“I loved The Four Seasons, it made me feel like a boy, especially the first movement of ‘Spring,’ which was genius in art, it was truth, this was what spring would sound like forever: rebirth, renewal, reawakening—concepts that were around long before we were, you could play The Four Seasons to a pig or an elephant and they would have to feel, somewhere, what it was all about, what Vivaldi and Richter had captured, truncated, transmuted to fit our conception of beauty. No, maybe it would only repulse them, serve as just another example of our need to abstract everything away from what it actually is.”
Steve Reich: “Different Trains: America, Before the War”
I refuse to look up what this song was inspired by because I want to hold onto my (definitely incorrect) assumptions. Ever since I first learned about the Holocaust, when I was probably too young to be taught such things, I’ve struggled to consider it reality. It was an impossibly recent event, now deeply ingrained in our rhetoric, moralities, and politics, and yet it still feels exactly that: impossible. The more you learn about it the more distant it feels, as if it couldn’t possibly be our air the survivors breathed, it couldn’t be our sky that witnessed such an absence of humanity.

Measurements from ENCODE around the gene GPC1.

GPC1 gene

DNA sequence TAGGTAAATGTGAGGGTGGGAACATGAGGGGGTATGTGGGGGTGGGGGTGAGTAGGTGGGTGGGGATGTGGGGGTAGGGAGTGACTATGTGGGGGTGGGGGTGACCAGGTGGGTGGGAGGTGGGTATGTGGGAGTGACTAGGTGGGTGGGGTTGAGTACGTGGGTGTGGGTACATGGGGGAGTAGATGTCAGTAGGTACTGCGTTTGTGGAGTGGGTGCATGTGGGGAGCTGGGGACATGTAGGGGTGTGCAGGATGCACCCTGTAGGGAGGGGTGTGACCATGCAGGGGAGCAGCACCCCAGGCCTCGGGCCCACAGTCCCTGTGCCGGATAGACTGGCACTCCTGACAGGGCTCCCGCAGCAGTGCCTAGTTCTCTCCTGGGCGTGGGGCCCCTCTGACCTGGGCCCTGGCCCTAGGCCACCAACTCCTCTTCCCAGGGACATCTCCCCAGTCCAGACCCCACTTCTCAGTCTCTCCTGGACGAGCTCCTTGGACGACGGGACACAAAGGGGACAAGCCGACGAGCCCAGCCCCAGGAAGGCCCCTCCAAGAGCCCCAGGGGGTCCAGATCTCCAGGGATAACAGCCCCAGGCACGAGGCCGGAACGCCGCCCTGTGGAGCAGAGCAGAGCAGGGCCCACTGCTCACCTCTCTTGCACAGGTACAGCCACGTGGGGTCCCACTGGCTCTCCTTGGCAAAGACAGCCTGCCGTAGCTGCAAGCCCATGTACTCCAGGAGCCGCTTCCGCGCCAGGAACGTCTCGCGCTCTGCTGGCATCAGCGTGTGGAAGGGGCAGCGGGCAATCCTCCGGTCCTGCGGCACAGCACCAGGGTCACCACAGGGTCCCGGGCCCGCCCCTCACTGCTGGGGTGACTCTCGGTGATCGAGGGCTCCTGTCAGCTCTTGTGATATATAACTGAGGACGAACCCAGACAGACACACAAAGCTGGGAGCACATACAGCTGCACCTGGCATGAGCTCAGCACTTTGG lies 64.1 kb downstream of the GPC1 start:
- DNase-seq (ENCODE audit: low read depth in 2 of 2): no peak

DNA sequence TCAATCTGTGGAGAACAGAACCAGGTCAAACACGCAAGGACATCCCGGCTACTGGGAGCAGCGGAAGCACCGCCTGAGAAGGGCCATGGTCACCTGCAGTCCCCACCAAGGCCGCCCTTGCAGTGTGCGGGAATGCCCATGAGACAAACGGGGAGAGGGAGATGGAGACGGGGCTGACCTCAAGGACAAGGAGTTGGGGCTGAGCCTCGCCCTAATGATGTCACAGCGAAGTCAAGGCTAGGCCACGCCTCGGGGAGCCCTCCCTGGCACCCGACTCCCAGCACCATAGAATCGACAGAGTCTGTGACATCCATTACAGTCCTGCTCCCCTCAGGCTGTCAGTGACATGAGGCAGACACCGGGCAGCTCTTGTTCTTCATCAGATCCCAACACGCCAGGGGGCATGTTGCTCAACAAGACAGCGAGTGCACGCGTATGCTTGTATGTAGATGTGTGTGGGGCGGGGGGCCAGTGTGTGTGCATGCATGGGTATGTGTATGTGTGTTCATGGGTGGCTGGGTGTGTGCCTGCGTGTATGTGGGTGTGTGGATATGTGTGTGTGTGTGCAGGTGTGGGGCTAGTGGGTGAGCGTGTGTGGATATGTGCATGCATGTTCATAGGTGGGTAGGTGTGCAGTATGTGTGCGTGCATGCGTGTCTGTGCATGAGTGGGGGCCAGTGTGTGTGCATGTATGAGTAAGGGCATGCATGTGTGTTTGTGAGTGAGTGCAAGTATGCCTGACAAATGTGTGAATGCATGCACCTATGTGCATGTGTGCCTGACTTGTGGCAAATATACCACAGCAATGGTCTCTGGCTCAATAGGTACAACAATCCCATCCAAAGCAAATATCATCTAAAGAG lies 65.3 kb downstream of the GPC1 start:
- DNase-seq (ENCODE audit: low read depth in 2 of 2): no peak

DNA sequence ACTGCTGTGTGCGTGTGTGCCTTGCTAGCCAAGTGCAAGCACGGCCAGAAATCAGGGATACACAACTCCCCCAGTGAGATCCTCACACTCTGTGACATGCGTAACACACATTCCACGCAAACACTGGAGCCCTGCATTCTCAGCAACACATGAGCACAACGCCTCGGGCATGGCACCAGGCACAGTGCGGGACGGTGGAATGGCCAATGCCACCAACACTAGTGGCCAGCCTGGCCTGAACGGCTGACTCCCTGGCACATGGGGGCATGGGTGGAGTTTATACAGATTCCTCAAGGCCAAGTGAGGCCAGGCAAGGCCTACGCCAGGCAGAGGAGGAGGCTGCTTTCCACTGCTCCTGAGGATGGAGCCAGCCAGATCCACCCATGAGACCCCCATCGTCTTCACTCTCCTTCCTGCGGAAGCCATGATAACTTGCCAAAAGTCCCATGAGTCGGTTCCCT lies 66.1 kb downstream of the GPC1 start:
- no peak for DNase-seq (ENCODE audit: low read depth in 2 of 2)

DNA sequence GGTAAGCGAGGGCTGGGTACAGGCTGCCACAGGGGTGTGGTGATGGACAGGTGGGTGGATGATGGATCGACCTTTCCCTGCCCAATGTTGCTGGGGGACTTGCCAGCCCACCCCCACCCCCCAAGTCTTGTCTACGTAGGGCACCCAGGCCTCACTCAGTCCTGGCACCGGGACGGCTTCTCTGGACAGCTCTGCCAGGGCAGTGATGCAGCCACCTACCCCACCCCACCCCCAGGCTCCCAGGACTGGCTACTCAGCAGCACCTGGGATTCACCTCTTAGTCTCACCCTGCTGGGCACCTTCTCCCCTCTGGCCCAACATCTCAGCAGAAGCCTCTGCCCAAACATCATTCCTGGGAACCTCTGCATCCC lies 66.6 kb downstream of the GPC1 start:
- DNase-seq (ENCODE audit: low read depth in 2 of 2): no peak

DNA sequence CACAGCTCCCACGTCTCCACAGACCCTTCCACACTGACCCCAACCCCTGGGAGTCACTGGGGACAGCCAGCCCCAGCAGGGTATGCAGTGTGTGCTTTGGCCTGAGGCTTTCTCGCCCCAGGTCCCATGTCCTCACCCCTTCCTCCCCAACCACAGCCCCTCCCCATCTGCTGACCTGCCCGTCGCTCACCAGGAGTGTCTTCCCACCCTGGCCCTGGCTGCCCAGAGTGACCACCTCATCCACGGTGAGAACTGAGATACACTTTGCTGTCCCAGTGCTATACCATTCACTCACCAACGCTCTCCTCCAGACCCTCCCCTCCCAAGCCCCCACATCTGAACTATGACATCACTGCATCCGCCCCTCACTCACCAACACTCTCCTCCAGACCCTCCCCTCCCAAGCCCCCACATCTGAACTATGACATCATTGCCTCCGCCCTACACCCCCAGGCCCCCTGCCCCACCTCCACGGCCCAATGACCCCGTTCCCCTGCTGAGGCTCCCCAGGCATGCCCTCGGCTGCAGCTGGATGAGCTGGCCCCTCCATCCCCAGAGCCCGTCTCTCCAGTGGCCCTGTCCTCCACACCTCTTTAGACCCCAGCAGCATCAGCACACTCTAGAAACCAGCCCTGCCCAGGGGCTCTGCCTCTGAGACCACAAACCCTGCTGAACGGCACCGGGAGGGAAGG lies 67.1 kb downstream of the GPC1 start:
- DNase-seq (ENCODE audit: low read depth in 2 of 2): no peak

But this song—slowly, painfully, like something burrowing itself under my skin—made me feel that the Holocaust took place in our world, that history is in the ground we stand on. The hours I spent listening to it made me sad to the point of tears, but it gave me something else too, something I rarely feel, which I took straight to my writing desk.